Resources for Educators
- Science Institute for Educators
- K-12 educator opportunities in Duluth and Finland, Minn. Meet scientists, learn about Lake Superior.
- The Story After the Storm Series
- The Story After the Storm series examines the aftermath of Duluth's 2012 flood.
- COSEE Great Lakes
- Advancing Great Lakes and ocean science education by developing partnerships between scientists and educators.
- Water on the Web
- This is a Web-based national curriculum for colleges and high schools that provides real data, primers, data interpretation, Geographic Information Systems tools, and more.
- LakeSuperiorStreams.org educational resources
- An awareness of watershed processes can begin at an early age. The curricula provided by LakeSuperiorStreams.org will assist you in preparing lessons for pre-school through highschool students.
- Partners in Education Program
- This collaboration between Minnesota Sea Grant and the Great Lakes Aquarium enables University of Minnesota Duluth education students to volunteer to work with education professionals.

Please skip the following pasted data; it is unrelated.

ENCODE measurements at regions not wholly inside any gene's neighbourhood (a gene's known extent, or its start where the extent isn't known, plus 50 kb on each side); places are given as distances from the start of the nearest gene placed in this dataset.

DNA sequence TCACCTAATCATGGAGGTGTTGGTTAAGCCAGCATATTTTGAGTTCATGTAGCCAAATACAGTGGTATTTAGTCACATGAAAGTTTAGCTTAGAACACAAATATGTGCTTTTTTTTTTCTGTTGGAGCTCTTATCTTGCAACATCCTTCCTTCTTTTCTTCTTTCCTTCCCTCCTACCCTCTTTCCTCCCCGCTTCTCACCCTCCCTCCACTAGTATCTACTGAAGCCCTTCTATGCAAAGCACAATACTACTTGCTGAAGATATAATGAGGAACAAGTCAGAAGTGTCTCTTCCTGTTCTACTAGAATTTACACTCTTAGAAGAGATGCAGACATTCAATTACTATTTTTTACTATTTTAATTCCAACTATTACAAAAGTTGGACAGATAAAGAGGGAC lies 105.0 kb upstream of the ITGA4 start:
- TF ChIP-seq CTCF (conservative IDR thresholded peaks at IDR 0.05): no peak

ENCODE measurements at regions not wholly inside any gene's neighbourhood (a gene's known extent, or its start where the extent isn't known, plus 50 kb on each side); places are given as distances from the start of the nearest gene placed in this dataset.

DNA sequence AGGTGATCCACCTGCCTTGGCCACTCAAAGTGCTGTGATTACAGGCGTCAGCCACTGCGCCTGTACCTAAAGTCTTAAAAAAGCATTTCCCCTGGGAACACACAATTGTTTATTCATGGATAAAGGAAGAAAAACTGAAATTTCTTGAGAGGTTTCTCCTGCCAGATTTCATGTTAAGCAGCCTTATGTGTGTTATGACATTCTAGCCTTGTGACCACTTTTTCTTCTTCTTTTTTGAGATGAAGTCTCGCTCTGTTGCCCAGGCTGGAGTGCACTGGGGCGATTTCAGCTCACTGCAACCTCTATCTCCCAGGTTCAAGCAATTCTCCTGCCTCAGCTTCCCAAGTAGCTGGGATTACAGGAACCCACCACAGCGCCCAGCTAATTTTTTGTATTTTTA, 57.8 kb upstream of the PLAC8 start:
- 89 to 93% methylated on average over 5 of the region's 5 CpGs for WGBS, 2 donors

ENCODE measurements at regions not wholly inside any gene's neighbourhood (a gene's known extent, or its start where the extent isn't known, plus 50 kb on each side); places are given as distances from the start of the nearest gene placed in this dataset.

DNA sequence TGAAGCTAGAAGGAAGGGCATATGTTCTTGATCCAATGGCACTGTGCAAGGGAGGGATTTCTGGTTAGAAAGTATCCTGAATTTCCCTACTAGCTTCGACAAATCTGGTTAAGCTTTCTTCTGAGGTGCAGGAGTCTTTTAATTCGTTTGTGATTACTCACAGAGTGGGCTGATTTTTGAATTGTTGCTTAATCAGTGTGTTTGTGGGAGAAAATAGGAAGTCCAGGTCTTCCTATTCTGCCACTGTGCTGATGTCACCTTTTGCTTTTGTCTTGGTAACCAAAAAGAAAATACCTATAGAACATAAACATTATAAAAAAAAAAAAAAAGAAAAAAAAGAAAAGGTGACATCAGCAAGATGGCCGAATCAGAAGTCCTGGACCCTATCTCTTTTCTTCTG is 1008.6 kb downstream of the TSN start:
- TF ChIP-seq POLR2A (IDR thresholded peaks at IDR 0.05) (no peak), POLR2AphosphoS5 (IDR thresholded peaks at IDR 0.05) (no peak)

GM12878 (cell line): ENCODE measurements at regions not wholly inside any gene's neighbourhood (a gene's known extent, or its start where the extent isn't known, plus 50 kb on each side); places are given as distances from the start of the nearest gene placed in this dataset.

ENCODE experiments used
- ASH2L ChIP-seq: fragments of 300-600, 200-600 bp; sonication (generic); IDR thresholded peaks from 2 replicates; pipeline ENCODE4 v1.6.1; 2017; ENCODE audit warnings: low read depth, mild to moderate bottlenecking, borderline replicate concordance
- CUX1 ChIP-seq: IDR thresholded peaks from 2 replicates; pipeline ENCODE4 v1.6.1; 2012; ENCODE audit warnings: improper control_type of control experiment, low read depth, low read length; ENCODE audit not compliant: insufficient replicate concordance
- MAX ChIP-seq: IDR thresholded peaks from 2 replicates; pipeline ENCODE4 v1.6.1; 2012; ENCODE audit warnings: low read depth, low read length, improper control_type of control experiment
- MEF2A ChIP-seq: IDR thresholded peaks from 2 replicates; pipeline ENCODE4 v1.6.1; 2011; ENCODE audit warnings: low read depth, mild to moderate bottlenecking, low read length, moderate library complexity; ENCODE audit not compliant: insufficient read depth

- A-maze-ing Lake Superior
- Twenty-nine activities about Lake Superior for kids and adults ages 8 and up. Includes mazes, word puzzles, and fun facts!
- Exploring Science Writing: An Environmental Focus
- Ideal for grade 8-12 classes in English, journalism, and science, this workbook includes assignments and various writings about science and natural resources.
- Lake Superior Game
- In this game designed for groups, a bucket of water representing Lake Superior either gradually becomes polluted and depleted, or not, depending upon the choices made by players.
- Great Lakes Basin Maps
- Five 12x16 maps of each Great Lake and its basin, complete with additional information. A sixth map opens to 17x22" and features the entire Great Lakes System.
- Sea Grant Files
Minnesota Sea Grant partners with KUMD Radio (103.3FM), an independent public radio station on the University of Minnesota Duluth campus, to produce The Sea Grant Files. The audio series focuses on aquatic science and water-related challenges in Minnesota and across the Great Lakes. Michael Monroe provided and performed the introductory music.